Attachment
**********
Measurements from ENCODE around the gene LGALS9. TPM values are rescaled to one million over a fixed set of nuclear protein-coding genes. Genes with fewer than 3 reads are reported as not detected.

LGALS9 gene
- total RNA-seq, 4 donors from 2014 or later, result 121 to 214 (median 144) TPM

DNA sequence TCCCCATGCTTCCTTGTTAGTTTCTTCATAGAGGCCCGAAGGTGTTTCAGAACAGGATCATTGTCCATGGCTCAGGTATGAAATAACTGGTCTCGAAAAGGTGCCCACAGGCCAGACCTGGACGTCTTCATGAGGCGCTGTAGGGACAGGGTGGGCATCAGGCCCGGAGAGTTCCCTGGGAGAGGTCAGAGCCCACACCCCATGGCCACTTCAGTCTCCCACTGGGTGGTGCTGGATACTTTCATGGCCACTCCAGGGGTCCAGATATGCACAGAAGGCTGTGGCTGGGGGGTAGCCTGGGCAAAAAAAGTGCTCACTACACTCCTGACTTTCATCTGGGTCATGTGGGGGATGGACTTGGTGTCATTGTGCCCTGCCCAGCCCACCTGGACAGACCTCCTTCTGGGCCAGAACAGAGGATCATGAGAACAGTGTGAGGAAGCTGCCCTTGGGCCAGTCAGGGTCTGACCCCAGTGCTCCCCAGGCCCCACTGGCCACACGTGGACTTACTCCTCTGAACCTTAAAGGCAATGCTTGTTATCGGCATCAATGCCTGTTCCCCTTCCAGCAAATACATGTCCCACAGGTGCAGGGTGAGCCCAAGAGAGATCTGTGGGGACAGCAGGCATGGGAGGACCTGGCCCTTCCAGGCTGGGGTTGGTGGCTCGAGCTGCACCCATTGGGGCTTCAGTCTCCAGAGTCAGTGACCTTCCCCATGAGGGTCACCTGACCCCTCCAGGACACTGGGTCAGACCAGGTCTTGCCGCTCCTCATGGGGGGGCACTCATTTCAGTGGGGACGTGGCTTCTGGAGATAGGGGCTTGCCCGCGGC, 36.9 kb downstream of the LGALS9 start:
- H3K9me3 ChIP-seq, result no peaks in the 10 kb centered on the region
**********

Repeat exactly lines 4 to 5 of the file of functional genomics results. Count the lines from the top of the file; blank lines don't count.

DNA sequence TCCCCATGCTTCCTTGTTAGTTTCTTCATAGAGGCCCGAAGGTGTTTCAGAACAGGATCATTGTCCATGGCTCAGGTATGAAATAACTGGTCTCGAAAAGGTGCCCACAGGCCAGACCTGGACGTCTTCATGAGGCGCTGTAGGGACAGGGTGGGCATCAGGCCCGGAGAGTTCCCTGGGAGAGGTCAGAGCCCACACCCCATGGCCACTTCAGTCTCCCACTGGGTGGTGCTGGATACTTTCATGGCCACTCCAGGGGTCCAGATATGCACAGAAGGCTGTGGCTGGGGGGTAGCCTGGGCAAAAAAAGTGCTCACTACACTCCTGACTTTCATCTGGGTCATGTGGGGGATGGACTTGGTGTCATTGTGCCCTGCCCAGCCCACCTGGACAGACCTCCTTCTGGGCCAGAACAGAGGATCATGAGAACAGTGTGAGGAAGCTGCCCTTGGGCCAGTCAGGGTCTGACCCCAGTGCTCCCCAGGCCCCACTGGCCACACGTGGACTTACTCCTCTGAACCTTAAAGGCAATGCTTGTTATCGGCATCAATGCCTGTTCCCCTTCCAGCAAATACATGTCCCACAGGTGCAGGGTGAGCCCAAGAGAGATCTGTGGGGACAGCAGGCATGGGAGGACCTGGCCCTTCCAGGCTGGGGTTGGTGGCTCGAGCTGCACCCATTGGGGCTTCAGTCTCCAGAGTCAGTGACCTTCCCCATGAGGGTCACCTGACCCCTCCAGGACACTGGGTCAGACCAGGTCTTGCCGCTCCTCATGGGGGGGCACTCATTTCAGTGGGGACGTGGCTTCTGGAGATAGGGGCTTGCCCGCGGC, 36.9 kb downstream of the LGALS9 start:
- H3K9me3 ChIP-seq, result no peaks in the 10 kb centered on the region